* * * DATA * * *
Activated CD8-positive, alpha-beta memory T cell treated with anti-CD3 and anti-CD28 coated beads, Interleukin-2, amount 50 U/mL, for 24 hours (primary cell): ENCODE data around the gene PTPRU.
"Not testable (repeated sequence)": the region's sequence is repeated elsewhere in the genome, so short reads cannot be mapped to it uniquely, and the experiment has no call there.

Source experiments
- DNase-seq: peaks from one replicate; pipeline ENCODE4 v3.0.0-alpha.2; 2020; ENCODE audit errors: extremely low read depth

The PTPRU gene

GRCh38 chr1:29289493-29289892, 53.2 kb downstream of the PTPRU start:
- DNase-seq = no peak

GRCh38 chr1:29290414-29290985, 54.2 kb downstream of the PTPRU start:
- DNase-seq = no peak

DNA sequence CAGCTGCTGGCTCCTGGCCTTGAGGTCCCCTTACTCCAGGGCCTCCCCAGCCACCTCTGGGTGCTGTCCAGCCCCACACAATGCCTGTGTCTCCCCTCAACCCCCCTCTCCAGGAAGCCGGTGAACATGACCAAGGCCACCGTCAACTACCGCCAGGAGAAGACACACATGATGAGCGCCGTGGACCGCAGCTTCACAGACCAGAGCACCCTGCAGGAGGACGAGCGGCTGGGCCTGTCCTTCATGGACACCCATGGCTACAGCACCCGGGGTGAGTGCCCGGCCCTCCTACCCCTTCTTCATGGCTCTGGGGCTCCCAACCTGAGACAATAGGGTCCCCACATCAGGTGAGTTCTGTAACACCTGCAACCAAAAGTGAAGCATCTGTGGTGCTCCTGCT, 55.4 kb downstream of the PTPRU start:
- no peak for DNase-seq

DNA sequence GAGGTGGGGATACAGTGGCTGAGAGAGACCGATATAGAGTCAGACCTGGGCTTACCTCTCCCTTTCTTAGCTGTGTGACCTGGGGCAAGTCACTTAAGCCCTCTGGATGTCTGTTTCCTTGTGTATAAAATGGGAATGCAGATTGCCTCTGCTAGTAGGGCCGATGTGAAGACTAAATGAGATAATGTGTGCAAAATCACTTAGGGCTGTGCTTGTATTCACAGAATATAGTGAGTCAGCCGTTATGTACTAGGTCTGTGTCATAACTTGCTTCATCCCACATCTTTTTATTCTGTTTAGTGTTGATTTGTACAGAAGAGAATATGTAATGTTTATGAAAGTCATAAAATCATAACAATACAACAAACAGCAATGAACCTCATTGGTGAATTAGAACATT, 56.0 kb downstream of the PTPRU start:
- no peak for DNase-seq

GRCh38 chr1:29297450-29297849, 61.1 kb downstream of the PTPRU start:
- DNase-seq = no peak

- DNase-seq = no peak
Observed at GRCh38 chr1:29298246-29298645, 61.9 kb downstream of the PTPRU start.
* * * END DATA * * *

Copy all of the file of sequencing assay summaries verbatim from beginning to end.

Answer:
Activated CD8-positive, alpha-beta memory T cell treated with anti-CD3 and anti-CD28 coated beads, Interleukin-2, amount 50 U/mL, for 24 hours (primary cell): ENCODE data around the gene PTPRU.
"Not testable (repeated sequence)": the region's sequence is repeated elsewhere in the genome, so short reads cannot be mapped to it uniquely, and the experiment has no call there.

Source experiments
- DNase-seq: peaks from one replicate; pipeline ENCODE4 v3.0.0-alpha.2; 2020; ENCODE audit errors: extremely low read depth

The PTPRU gene

GRCh38 chr1:29289493-29289892, 53.2 kb downstream of the PTPRU start:
- DNase-seq = no peak

GRCh38 chr1:29290414-29290985, 54.2 kb downstream of the PTPRU start:
- DNase-seq = no peak

DNA sequence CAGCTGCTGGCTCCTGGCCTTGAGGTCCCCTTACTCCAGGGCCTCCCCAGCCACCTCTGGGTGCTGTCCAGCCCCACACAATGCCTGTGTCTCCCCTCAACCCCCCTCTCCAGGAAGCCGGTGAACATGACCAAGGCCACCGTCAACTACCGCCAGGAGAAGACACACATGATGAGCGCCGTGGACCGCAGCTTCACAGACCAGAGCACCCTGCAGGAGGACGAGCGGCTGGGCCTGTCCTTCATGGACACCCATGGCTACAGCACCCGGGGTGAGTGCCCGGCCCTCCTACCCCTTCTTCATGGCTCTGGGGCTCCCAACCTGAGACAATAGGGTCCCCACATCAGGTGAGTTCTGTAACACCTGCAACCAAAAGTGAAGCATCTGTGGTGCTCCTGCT, 55.4 kb downstream of the PTPRU start:
- no peak for DNase-seq

DNA sequence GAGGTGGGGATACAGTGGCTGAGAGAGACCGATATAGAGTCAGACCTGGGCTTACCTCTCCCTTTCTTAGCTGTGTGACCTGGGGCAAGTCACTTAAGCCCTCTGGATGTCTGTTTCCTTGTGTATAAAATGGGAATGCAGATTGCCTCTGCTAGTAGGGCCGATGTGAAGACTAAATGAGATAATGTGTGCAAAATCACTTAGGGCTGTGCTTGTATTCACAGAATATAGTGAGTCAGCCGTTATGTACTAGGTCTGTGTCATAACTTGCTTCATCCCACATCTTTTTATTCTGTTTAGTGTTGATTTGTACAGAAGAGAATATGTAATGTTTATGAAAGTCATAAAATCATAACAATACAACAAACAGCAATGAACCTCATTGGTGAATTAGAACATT, 56.0 kb downstream of the PTPRU start:
- no peak for DNase-seq

GRCh38 chr1:29297450-29297849, 61.1 kb downstream of the PTPRU start:
- DNase-seq = no peak

- DNase-seq = no peak
Observed at GRCh38 chr1:29298246-29298645, 61.9 kb downstream of the PTPRU start.